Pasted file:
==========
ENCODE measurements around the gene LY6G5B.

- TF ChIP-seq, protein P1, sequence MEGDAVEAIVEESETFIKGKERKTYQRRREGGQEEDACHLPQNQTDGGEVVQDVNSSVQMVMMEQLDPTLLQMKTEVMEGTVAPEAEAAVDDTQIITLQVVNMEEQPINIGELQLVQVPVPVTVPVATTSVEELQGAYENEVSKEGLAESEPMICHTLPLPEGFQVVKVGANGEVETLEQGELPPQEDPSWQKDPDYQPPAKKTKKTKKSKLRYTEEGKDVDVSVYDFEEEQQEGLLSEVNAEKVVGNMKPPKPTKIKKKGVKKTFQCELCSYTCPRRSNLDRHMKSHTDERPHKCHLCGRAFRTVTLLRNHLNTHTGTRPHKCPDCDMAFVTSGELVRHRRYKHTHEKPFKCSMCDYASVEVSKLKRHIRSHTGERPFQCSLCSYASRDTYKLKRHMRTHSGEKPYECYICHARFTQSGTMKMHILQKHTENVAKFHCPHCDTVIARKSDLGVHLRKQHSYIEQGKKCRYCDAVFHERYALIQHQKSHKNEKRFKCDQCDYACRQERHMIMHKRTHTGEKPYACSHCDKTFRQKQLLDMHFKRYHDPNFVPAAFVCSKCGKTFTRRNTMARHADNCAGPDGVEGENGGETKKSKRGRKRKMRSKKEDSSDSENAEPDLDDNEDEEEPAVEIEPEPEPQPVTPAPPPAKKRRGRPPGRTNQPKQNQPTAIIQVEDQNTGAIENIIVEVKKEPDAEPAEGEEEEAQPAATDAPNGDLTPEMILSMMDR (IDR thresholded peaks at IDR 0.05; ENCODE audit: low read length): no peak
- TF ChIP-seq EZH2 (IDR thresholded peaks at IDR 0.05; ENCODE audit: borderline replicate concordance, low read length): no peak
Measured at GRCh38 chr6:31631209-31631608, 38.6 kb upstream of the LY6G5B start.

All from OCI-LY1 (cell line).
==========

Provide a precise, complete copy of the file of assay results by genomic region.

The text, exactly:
ENCODE measurements around the gene LY6G5B.

- TF ChIP-seq, protein P1, sequence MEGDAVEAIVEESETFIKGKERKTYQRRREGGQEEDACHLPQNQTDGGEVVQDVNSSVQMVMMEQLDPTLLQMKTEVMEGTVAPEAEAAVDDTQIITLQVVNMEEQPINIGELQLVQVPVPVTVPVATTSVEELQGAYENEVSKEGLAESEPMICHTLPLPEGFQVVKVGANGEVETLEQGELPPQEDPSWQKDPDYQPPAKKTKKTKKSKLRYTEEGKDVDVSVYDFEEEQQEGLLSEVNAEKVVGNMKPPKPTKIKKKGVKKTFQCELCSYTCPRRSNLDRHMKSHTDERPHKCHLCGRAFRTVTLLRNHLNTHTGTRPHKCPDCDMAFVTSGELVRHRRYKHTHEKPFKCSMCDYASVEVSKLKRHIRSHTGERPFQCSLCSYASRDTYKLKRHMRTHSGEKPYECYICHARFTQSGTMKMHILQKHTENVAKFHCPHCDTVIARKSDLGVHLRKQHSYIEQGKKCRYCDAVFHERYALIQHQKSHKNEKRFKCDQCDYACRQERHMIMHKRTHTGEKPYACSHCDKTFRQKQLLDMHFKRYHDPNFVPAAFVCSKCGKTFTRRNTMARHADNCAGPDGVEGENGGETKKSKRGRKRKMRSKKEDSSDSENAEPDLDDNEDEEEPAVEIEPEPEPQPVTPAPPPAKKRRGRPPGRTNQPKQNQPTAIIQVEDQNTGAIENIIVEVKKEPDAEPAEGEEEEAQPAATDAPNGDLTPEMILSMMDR (IDR thresholded peaks at IDR 0.05; ENCODE audit: low read length): no peak
- TF ChIP-seq EZH2 (IDR thresholded peaks at IDR 0.05; ENCODE audit: borderline replicate concordance, low read length): no peak
Measured at GRCh38 chr6:31631209-31631608, 38.6 kb upstream of the LY6G5B start.

All from OCI-LY1 (cell line).